Free Time? What Free Time?
One question that regularly comes up when discussing the Nautilus is what do people do when they aren’t working in the van? Do they swim? Read? Sleep? Play cards? Well maybe if on the rare occasion there is time, but odds are they continue working. The tricky thing about understanding life on the Nautilus is to first remember that when on expedition the boat is running 24 hours a day, 7 days a week. This means that everybody on board essentially has two jobs, their job on watch in the control van and their job on board when they aren’t in the van. To give you an idea, here is a short synopsis of what free time is for some members of the Nautilus.
I’ll start with the ROV pilots. First thing you have to understand is that the pilots are not just the ROV pilots, they are also the ROV engineers, technicians, tech support, dive prep, dive recovery, post dive technicians, I could go on. That means that when they go off watch they have a laundry list of tasks to complete to prepare for the upcoming dive, upcoming recovery or next change. It also means that when the dive is complete and the ROV comes back up on the ship their work begins in earnest. The goal for the science team is to be back in the water doing research as fast as possible, which means the ROV team has to work usually straight through between dives to get both ROVs ready again. When you are working at depth and at sea things rarely go perfectly and the ease with which Nautilus is able to transition from dive to dive without much down time is testament to the skill of the ROV team.
To give you an idea of the tasks they have had on this leg, Hercules was outfitted with two new devices which both had to be mounted, wired and then incorporated into the control systems without having been tested on shore or designed exactly for Hercules. In addition Argus had a leak during one dive and one of the arms on Hercules needed some trouble shooting and repair. Watching from home you probably did not notice any of this happening, and did not see any delay in operations which should tell you how hard the team must have been working behind the scenes.
The data loggers once off watch are responsible for keeping the dive reports up to date and complete. Also the data manager is responsible for making certain that all data is properly processed, stored, backed up and that the system is working optimally at all times. This includes the several thousand images captured during each dive. This requires constant checking, tweaking and organizing to make sure each scientist associated with the expedition will be getting the data they need. In addition it’s not just photos that are data. The data manager also is responsible for any samples. Once the ROV comes up the data manager must coordinate the removal of the samples from the ROV, and then ensure that each is processed exactly so that no data is lost. This means every sample taken off the sea floor is properly catalogued, documented and labeled so it will end up at the right place in the proper condition.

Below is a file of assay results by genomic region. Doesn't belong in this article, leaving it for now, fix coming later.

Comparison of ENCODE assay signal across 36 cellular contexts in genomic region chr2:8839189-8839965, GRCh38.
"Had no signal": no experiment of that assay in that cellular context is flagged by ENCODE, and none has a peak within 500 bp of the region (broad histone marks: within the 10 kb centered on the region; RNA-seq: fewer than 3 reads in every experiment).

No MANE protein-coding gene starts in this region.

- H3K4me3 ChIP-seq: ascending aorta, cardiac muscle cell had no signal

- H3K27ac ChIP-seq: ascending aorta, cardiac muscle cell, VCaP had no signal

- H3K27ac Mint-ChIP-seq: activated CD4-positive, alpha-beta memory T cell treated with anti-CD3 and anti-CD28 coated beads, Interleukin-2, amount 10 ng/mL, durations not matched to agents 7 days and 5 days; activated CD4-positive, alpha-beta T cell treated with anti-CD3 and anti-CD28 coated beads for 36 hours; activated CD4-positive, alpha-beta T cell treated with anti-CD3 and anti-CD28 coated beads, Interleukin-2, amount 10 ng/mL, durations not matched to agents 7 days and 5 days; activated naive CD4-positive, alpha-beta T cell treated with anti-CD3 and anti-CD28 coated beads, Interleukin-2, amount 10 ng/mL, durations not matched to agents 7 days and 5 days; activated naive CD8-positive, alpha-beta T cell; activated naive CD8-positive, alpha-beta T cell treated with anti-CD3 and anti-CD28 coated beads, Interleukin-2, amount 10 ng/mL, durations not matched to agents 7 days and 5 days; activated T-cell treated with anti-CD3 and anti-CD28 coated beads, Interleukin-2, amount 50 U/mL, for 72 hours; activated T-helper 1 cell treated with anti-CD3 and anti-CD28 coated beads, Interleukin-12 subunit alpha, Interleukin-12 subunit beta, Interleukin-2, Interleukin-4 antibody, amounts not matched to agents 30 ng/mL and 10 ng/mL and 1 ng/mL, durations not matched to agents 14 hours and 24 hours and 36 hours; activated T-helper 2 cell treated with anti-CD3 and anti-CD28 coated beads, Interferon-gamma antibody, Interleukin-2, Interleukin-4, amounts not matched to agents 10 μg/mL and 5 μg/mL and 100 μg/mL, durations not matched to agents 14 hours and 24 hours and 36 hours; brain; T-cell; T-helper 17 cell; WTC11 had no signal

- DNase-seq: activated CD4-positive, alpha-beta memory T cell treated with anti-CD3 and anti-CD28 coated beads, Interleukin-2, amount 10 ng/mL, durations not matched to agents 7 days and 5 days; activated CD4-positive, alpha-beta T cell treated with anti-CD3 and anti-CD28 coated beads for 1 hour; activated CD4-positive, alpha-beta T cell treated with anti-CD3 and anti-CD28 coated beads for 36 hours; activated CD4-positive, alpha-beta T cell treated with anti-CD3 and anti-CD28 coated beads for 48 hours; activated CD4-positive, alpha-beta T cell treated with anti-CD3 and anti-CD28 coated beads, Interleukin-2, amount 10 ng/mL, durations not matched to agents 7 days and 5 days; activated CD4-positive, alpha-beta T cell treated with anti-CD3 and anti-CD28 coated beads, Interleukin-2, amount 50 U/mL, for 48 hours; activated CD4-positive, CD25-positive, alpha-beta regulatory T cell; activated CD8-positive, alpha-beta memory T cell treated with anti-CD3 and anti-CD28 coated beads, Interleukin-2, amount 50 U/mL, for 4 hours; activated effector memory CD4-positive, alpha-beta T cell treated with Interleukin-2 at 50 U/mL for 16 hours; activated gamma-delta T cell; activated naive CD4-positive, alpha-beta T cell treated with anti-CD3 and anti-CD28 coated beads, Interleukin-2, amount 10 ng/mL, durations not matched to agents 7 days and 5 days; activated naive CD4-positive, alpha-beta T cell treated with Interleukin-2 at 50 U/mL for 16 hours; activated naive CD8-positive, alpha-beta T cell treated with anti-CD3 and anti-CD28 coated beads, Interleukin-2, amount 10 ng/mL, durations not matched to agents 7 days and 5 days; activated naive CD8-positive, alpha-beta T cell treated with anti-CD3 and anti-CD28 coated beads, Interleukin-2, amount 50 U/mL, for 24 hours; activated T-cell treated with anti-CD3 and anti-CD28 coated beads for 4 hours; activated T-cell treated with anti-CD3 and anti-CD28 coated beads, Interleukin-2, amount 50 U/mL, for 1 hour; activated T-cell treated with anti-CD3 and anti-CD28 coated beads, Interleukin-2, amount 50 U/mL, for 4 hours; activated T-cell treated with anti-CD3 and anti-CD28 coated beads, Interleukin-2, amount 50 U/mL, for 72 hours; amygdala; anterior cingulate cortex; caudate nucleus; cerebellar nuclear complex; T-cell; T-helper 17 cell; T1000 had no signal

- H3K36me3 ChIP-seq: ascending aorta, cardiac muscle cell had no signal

The expedition leaders and chief scientists are the ones tasked with keeping this intricate dance going. They are responsible for making sure each part of the team is functioning properly, so that even when they get off watch odds are they are still watching the feeds coming from the dives, while at the same time planning the next move. They are also in constant communication with shore based members of the team, the scientists following from different universities, the captain and all the other interested parties. All of these different groups are all communicating through the expedition leader and chief scientist. They need to make sure each party gets the information they want and need, while at the same time making sure the expedition is moving along on time and accomplishing all the goals that were set at the beginning. If any problems or issues arrive they are the ones who have to make the tough decisions and make certain that problems get fixed so that the overall mission is not comprimised.
The communications coordinator is another role where free time is something of a dream. Nautilus operates seven hours ahead of Eastern Standard Time which means that someone who is in constant communication with people back in the US keeps some very strange hours on board the boat. Combine that with the need to be relaying a constant stream of updates and information to those on watch and the amount of time available for sleep is scattered and infrequent. There are also always interactions between ship and shore going on, interviews, aquarium shows and live events that need coordination and management. One of the biggest challenges for the communications coordinator is to be able to help the team communicate to the best of our ability with an international public. When you are confined to a small boat it’s hard to remember your presence is being sent out internationally. The communications coordinator has to be thinking of every possible person listening and how to best get them excited and immersed in the expedition.